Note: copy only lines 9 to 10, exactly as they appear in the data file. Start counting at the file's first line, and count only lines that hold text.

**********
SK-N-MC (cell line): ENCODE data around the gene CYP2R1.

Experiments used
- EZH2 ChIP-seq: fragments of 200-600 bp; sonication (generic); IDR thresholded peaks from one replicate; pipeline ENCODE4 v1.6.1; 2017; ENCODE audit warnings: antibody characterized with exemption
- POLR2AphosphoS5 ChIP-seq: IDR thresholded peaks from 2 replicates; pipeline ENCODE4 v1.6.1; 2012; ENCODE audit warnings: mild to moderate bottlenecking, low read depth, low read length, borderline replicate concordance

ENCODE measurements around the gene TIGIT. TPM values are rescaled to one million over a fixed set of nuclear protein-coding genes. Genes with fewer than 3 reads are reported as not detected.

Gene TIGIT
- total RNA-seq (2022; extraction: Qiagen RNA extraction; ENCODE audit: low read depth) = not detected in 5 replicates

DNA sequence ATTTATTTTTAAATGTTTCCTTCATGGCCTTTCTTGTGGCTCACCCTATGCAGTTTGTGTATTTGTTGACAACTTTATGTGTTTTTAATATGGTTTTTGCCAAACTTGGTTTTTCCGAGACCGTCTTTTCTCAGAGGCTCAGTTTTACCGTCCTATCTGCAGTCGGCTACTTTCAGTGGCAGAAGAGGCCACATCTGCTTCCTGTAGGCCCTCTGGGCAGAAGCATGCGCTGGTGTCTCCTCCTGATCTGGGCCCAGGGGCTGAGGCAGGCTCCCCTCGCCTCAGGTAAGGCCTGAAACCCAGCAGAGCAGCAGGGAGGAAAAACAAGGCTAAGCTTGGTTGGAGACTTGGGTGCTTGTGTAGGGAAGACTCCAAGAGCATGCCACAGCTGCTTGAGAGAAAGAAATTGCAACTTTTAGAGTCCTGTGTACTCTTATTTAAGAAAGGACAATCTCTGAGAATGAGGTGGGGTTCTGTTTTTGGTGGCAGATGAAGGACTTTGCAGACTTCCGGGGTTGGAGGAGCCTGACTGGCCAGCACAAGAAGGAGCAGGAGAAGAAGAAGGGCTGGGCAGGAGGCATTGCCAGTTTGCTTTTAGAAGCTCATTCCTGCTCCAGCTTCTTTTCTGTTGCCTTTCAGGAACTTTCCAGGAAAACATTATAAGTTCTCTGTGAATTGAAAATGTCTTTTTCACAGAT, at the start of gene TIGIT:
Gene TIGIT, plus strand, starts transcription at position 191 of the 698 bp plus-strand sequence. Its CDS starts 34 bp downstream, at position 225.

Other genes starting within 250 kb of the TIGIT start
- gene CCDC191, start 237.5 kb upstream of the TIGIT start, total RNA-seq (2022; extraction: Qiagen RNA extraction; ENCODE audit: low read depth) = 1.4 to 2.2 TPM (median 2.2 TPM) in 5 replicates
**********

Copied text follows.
Gene TIGIT, plus strand, starts transcription at position 191 of the 698 bp plus-strand sequence. Its CDS starts 34 bp downstream, at position 225.

Other genes starting within 250 kb of the TIGIT start